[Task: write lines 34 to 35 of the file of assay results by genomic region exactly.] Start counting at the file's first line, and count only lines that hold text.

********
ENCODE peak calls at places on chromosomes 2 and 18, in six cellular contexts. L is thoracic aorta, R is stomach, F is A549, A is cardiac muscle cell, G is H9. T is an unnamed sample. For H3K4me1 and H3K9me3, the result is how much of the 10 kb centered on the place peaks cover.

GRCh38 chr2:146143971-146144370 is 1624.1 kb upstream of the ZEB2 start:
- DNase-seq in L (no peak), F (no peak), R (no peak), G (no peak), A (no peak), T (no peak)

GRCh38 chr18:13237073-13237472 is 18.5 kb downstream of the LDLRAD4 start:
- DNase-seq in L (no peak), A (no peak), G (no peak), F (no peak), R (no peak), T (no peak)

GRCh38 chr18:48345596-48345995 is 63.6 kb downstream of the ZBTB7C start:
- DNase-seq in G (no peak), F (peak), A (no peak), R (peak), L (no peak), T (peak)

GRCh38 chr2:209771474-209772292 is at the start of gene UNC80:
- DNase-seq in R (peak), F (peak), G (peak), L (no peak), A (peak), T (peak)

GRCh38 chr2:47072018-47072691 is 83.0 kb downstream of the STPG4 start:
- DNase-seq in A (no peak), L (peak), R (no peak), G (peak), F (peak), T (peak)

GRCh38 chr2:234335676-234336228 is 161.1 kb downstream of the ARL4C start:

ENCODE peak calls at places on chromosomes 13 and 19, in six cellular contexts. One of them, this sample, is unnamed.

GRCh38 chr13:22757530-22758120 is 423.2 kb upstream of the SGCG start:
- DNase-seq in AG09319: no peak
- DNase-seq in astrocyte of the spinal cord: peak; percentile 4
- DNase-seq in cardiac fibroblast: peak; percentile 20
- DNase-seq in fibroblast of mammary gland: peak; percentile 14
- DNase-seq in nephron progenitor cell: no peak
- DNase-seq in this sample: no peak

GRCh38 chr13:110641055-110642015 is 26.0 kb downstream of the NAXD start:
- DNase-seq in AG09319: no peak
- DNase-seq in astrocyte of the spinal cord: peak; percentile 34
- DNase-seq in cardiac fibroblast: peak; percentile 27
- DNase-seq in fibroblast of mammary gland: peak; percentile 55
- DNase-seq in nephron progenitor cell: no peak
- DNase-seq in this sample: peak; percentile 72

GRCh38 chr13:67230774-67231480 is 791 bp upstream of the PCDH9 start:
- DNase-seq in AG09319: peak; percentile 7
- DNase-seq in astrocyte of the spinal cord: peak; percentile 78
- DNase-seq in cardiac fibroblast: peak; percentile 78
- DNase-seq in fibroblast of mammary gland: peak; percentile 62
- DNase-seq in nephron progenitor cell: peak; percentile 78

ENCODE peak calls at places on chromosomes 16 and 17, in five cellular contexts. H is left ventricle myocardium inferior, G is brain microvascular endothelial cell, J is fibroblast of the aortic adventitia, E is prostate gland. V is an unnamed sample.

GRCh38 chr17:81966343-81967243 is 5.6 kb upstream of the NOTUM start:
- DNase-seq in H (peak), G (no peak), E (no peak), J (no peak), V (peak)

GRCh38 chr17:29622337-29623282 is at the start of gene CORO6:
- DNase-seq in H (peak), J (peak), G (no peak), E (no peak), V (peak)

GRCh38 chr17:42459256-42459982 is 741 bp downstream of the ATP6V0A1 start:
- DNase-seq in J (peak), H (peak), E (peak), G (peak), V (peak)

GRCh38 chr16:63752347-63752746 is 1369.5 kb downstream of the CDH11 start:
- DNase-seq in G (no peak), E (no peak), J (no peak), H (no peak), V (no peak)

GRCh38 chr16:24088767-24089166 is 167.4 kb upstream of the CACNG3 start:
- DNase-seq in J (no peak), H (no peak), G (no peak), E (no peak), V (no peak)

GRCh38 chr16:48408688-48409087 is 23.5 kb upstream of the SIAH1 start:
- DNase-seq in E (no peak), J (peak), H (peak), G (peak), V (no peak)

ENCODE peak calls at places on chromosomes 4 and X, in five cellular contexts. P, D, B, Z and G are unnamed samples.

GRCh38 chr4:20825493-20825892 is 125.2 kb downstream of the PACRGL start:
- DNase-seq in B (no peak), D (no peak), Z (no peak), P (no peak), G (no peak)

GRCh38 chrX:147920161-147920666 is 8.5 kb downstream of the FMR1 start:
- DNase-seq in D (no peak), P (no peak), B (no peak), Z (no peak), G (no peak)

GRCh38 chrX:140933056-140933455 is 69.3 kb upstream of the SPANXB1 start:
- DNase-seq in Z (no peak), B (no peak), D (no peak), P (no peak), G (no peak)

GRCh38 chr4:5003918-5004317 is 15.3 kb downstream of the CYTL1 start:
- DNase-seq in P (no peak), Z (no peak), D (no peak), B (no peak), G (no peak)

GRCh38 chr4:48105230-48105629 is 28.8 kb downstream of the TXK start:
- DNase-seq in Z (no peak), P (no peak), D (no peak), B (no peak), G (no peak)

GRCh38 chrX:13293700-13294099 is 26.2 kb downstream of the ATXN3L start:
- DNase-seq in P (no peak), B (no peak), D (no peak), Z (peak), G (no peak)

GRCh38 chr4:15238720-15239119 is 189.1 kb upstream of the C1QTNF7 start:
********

ENCODE peak calls at places on chromosomes 16 and 17, in five cellular contexts. H is left ventricle myocardium inferior, G is brain microvascular endothelial cell, J is fibroblast of the aortic adventitia, E is prostate gland. V is an unnamed sample.

GRCh38 chr17:81966343-81967243 is 5.6 kb upstream of the NOTUM start: